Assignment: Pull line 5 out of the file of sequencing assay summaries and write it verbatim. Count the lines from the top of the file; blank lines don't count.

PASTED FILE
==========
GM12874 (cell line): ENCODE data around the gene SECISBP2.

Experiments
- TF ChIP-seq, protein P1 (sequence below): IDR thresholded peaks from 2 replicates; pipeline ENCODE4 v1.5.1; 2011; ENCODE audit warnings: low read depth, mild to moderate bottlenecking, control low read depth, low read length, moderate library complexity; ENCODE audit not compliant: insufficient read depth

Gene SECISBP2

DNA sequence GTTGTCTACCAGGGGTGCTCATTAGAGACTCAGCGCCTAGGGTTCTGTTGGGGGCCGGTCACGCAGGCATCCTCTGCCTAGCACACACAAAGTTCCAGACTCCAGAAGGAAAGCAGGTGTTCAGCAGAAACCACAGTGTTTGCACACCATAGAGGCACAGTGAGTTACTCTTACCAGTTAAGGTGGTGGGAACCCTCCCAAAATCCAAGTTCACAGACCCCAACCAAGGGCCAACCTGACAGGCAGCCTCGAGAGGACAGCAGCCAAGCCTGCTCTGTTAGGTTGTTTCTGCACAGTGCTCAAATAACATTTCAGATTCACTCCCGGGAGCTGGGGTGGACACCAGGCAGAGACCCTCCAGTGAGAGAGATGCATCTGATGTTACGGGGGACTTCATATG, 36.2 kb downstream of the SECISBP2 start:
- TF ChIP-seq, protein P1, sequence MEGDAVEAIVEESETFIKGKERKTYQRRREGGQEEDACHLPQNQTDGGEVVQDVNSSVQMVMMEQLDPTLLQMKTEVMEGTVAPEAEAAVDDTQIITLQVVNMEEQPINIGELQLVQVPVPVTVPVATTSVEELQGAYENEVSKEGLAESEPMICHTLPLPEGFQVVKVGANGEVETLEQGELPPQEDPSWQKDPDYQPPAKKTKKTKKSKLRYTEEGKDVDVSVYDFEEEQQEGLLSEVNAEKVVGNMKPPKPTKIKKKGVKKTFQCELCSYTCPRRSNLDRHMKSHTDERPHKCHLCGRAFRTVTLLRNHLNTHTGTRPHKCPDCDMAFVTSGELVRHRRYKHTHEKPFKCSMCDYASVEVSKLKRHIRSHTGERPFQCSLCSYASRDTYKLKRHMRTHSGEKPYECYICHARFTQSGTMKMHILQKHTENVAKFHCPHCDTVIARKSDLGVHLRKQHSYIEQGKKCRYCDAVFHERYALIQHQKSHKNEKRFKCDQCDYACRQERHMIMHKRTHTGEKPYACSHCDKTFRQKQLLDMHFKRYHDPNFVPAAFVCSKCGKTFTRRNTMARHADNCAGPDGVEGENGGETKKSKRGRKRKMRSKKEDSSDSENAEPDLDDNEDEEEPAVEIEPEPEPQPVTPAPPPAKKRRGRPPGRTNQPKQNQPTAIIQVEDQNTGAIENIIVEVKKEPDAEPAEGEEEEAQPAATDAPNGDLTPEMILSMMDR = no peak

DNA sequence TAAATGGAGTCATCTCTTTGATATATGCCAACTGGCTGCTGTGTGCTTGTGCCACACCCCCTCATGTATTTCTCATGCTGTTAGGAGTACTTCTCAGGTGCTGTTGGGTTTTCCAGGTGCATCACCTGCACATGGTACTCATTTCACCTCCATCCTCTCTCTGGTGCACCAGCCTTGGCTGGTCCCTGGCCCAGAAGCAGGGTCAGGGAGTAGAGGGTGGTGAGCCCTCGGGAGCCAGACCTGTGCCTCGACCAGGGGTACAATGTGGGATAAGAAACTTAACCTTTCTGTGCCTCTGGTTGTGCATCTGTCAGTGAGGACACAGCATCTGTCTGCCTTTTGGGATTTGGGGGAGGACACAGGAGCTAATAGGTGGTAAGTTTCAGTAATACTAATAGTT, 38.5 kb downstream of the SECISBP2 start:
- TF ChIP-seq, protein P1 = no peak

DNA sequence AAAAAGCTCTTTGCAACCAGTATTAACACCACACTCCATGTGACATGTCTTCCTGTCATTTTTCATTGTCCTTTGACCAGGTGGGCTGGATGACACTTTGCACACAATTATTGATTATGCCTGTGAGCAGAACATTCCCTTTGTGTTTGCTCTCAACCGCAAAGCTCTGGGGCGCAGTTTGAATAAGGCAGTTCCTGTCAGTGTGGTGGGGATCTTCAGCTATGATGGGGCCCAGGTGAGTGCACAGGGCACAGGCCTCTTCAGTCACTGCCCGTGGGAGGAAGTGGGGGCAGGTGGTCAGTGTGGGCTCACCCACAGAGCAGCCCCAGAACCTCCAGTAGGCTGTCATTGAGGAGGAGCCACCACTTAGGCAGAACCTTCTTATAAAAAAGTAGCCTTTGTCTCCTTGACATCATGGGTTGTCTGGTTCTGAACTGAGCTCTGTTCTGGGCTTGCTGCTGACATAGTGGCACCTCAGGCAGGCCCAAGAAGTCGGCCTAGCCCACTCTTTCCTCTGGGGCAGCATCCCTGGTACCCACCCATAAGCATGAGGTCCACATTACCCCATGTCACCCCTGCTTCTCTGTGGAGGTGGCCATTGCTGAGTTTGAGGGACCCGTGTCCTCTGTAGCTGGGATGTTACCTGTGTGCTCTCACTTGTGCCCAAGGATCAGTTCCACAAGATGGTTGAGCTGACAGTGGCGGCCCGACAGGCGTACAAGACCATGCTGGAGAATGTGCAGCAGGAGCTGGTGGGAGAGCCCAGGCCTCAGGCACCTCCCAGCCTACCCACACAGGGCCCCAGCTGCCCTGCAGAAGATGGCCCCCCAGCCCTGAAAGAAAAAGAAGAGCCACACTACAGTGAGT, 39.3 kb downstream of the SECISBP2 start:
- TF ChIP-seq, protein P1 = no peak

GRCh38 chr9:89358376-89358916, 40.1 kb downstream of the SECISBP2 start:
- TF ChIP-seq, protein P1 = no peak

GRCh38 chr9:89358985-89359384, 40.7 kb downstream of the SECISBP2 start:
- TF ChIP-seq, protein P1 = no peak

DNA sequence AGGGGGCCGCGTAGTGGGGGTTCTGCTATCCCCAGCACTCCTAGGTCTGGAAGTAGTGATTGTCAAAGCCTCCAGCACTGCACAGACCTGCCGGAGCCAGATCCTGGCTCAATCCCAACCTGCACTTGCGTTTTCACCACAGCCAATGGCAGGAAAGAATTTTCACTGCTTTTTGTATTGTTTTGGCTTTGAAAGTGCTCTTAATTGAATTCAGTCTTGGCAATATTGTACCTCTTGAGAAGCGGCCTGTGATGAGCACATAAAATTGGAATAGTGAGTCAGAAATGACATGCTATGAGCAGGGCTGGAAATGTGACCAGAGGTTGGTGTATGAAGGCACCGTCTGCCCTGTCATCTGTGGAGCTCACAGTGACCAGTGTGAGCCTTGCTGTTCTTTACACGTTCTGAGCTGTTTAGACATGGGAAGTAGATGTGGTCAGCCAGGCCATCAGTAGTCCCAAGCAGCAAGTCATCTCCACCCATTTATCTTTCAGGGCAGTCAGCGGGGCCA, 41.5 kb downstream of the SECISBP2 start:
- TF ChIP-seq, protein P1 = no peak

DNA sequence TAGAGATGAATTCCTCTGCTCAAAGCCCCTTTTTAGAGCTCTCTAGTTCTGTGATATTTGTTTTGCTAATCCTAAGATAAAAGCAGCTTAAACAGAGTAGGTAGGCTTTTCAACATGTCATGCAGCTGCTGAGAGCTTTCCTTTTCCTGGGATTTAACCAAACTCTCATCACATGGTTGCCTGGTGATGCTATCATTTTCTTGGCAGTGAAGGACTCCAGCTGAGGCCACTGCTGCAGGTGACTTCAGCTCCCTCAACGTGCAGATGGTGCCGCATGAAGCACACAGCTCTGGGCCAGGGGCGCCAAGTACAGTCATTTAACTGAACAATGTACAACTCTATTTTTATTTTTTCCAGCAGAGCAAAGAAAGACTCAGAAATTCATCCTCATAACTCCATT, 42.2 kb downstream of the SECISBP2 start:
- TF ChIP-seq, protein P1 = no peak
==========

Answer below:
DNA sequence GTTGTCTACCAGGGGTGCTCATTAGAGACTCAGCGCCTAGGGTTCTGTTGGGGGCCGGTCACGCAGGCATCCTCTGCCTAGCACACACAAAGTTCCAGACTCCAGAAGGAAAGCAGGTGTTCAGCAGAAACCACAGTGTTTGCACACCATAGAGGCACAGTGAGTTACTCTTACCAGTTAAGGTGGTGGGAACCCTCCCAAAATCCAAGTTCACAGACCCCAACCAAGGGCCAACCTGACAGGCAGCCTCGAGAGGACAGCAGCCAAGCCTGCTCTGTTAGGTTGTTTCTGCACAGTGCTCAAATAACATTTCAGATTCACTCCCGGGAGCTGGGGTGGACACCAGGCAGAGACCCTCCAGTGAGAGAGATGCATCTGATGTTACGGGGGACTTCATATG, 36.2 kb downstream of the SECISBP2 start: